Indeed the above are a few ‘sins’ that some autocratic and theocratic institutions or states punish their members or citizens for. However, according to the basic democratic rights of a human being, regardless of being clergy or lay as stated in Universal Declaration of Human Rights of the United Nations Organization, the violation of the above democratic human rights justifies the dismissal of several members of the same Synod that approved the dismissal of Mar Bawai Soro. The decision to dismiss Mar Bawai Soro was nothing but a mere autocratic solution to a democratic problem. It is a tragic decision that might add one more schism to the other previous schisms the consequences of which no one will bear but those who approved the decision. It is said that a spark can cause a conflagration. It is about time our Church realized that almost all, if not all, of the schisms and rifts within our People have started from the top and spread to the bottom and almost exclusively as a result of schisms and rifts in the highest echelons of our Church. Who split Christianity into Eastern and Western, Orthodox and non-Orthodox, Catholic and non-Catholic and Protestants etc…If someone can find me a schism within our People that was started by the people at the bottom and spread to the top and split our Church I am more than willing to withdraw this article and apologize for its contents.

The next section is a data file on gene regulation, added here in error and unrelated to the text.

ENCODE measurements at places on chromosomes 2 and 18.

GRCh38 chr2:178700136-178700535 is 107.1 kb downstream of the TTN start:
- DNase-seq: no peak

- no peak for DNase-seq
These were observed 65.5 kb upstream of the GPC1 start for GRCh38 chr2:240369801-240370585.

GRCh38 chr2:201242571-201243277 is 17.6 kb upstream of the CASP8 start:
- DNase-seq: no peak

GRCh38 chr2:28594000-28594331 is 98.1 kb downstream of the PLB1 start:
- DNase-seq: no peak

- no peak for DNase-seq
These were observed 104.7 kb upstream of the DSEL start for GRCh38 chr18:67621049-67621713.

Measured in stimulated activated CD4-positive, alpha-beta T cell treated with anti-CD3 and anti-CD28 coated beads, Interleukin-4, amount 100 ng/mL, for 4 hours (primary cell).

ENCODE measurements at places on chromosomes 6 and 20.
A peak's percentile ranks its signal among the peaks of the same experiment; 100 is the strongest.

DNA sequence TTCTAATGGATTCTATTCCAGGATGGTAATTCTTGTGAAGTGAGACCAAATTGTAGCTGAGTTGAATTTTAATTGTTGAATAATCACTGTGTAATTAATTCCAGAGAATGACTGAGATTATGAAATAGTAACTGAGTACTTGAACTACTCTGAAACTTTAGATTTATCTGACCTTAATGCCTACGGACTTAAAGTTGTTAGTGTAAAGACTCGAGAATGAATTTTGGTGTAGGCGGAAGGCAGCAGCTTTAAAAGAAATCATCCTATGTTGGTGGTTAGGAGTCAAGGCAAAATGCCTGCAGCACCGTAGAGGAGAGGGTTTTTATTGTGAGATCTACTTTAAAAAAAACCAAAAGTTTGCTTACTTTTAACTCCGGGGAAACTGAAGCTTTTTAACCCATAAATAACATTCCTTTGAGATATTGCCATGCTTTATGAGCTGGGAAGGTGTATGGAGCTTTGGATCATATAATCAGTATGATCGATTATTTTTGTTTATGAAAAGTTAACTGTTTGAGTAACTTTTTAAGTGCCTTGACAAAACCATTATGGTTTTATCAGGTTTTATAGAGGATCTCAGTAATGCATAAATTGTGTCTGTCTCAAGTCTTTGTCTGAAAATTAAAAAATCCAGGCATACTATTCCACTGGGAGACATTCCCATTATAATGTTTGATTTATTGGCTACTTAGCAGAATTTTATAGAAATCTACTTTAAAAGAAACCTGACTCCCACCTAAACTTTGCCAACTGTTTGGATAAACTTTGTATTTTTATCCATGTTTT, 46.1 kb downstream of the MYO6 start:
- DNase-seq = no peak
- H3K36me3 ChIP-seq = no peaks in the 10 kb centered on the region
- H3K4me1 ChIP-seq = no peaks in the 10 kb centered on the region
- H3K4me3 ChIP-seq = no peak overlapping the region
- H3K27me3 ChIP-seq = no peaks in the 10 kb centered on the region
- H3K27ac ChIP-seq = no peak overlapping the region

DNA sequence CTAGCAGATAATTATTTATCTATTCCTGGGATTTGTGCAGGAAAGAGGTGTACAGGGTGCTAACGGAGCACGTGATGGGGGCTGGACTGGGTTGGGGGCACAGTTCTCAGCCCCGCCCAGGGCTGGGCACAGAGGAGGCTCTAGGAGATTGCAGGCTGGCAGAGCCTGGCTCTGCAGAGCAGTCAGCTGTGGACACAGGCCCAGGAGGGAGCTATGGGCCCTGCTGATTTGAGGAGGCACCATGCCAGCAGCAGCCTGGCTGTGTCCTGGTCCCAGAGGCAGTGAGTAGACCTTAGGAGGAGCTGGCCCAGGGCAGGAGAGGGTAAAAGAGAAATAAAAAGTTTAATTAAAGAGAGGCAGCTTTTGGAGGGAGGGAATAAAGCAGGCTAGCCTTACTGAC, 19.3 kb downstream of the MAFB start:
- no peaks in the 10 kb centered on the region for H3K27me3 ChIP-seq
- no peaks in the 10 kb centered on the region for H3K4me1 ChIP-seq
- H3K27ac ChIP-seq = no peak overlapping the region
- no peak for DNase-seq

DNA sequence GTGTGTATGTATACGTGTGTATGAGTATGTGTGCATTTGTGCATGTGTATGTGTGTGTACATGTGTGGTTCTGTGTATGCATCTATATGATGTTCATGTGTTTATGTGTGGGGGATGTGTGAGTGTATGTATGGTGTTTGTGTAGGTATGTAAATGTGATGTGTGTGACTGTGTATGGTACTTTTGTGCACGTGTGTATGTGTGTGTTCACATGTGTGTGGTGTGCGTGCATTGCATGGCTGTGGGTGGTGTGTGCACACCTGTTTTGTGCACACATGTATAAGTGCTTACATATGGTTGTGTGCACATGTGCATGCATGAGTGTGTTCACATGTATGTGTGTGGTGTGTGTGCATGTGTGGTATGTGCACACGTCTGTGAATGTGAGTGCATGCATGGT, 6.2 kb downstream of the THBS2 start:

The dismissal of Mar Bawai Soro should NOT be seen as an isolated religious dispute because our Church does not yet have scholarly theologians to scrutinize and thrash out theological and canonical inconsistencies, contradictions and disputes. His dismissal is the outcome of a clash of personalities, discrepancy in theological knowledge base and disparity in the interpretation of what constitutes a violation of the Sunhaadus. It is equally the outcome of the interpretation of the concept of Eetanayoota and whether the Church should be kept completely isolated from Umtanayoota (nationalism). With the recent awakening in the ideology of Umtanayoota, the days have gone when the Eeta should be separate from Umta. Of course the Church has the right not to interfere in the politics of Umtanayoota and Athranayoota; however, this right should stand when it is preached from the Qanke (Pulpit) as well as when it is whispered off the Qanke. In other words, there should not be political or religious hypocrisy. The recent secret meeting of our Patriarch with Mr. Masood Barzani would have been absolutely compatible with the freedom of assembly if it had been announced to the People and not conducted stealthily from the backdoor in semi-formal regalia (attire). The overwhelming Assyrians Chaldeans Suryanis desire to have friendly and cordial relationships with our Kurdish neighbors. We have struggled together and we want to continue that struggle in the fashion of the martyrs Hurmiz Malick Chekko, Margaret George and Franso Hariri as well as ADM’s martyrs but we reject being satellites or subordinates to any other nationality be that Arab, Kurd or Turkomani. No doubt, they are all our faithful countrymen and we share our Iraqiness with them. Nevertheless, in the modern interpretation of a democratic system, no nationality or ethnic group, regardless of its size, should be a subordinate to another. Any subordination defeats the principles of democracy. In actual fact, any practice of subordinating one nationality by another amounts to dictatorship, a practice reminiscent of Saddam Hussein’s regime.